Key Estate Planning Mistakes To Avoid
David Brown
12/11/2018

It is easy to believe that estate planning “is only for the wealthy ”. However,  most people want to ensure that home, savings or other belongings of value pass to the right people in the right way and at the right time. A properly drafted Will ensures that your assets are available to benefit the people you choose and that if necessary, are protected for the future

Below are some common traps clients fall into:

Not Planning

This sounds obvious, but one of the most common mistakes is to not have a Will at all.  This usually has undesirable tax implications and often means that your assets will not pass to the people you want them to. Death does not always come when expected and none of us knows when we are going to die!

An Outdated Will

Marriage, divorce and changes in relationships mean that many people’s Wills become invalid or unenforceable without them realising or making a new Will. We advise clients to review their Will every five years to ensure that it remains appropriate.

Inheritance tax (IHT)

Many clients fail to appreciate the impact of inheritance tax and miss out simple steps such as making lifetime gifts (outright or to trust) or structuring their Will appropriately to minimise IHT. Specific opportunities exist in relation to clients with business assets. Specialist advice is always required to mitigate any tax payable. A worse mistake is deciding yourself without the benefit of advice to make gifts. For example, many clients give away their home and continue to live there, not realising that it is not only useless from an inheritance tax perspective but also creates other significant tax problems and increases the amount of tax payable overall.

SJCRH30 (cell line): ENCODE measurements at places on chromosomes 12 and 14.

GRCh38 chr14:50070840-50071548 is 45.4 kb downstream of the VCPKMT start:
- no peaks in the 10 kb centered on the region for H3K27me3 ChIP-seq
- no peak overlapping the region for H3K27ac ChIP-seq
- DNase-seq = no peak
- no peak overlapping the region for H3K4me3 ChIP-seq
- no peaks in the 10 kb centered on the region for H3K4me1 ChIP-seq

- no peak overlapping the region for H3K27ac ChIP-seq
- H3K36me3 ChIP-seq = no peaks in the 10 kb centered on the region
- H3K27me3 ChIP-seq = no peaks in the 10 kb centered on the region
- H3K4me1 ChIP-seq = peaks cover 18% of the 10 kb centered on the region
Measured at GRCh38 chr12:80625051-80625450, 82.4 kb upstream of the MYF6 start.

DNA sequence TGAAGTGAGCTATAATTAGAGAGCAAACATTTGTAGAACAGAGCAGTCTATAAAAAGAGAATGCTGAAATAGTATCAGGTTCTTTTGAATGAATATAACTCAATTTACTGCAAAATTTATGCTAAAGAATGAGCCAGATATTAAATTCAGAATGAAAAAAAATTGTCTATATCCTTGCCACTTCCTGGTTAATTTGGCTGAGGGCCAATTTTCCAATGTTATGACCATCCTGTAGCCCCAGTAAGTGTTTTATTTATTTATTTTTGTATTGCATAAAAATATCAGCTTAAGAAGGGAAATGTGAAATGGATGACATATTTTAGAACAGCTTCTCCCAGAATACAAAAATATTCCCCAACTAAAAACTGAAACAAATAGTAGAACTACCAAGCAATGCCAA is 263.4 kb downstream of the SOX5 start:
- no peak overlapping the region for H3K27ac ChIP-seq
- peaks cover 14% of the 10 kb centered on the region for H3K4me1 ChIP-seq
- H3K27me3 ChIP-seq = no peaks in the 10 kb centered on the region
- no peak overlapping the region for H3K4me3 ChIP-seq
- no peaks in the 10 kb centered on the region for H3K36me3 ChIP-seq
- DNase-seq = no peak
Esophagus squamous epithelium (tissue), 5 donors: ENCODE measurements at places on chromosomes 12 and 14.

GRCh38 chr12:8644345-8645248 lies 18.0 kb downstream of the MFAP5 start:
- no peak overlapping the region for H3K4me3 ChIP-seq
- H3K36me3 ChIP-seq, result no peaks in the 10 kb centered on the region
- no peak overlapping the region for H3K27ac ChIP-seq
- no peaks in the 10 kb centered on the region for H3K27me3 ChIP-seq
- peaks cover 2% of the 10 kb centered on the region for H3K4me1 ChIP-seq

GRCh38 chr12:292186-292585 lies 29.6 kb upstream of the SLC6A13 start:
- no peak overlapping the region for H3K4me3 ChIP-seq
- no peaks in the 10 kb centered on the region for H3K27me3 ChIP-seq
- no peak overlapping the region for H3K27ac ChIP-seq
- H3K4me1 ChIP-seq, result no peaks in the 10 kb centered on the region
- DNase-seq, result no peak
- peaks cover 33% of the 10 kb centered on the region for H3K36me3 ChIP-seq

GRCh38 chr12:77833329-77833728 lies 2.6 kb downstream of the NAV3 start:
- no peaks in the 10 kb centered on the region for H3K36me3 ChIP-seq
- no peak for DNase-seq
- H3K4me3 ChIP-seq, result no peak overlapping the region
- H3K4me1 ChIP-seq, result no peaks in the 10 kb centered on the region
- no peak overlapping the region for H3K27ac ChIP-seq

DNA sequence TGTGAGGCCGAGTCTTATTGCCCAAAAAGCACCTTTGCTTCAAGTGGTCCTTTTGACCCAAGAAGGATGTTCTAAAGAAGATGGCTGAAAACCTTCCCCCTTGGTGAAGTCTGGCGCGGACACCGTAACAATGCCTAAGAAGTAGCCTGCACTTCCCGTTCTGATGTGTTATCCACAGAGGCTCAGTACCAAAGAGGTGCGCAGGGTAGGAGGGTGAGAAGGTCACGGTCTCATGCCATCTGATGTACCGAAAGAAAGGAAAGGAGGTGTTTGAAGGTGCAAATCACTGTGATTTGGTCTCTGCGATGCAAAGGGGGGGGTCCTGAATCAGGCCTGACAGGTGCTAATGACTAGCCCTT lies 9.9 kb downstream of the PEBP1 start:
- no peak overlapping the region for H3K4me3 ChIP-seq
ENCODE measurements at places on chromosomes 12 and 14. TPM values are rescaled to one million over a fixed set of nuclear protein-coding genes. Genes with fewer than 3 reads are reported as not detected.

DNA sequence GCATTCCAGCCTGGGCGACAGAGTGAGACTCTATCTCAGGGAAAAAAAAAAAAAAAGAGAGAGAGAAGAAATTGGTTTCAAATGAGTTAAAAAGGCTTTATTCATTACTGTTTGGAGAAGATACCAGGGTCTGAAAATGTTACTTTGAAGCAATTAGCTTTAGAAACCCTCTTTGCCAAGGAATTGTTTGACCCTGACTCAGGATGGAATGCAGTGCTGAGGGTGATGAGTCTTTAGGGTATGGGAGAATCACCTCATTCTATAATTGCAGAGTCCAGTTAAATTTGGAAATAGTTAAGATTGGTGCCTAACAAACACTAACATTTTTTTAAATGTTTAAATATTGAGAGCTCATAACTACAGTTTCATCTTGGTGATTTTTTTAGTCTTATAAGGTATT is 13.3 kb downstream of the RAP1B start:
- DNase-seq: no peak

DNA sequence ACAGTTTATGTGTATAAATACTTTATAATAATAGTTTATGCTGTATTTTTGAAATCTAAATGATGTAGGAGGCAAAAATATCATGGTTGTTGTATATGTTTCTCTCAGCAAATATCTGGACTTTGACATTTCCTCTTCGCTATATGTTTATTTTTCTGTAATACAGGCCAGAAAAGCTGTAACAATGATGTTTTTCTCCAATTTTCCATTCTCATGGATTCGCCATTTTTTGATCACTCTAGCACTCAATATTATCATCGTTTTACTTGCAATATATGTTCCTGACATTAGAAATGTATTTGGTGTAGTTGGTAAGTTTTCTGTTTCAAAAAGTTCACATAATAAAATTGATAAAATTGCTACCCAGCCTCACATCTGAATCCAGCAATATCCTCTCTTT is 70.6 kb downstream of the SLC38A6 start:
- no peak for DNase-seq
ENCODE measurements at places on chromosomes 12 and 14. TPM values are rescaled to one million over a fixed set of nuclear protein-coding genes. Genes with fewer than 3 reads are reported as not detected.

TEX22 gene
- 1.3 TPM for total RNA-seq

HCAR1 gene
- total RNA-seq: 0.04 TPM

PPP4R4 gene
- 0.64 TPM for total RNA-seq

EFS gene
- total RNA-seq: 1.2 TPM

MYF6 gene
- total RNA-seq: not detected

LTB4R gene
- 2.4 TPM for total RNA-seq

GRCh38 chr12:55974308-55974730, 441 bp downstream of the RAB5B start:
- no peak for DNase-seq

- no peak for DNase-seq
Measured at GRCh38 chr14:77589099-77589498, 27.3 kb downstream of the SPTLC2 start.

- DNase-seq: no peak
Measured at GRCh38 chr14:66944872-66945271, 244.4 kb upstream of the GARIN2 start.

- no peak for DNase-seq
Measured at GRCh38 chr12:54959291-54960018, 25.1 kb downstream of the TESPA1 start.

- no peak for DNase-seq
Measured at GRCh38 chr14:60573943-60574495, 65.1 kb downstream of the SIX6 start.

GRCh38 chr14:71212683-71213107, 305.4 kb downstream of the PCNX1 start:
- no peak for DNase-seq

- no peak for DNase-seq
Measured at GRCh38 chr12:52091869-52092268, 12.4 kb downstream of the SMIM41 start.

Second Marriages

Children from first marriages often get disinherited because assets have passed to a stepparent first.  A properly drafted will can enable you to provide for a spouse during his or her lifetime whilst still making sure that on their death your estate passes to your children and not anyone the spouse may choose to leave it to.

Powers of Attorney

Failure to make a Power of Attorney in time means that clients will not be able to choose who handles their estate if they are unable to do so themselves. Choosing the right person for this role can have a significant impact on how assets are protected for the next generation.

Picking the Wrong Executor!

It is vital that you trust your executor(s) to deal fairly, practically and cost-effectively with your estate and avoid any possible disputes which can give rise to significant delay and legal costs.

Our specialist Estate Planning Team ensure that our clients deal with all of the above issues in good time and minimise the overall cost of inheritance tax and legal fees relating to death and the transfer of assets to next generations.

 

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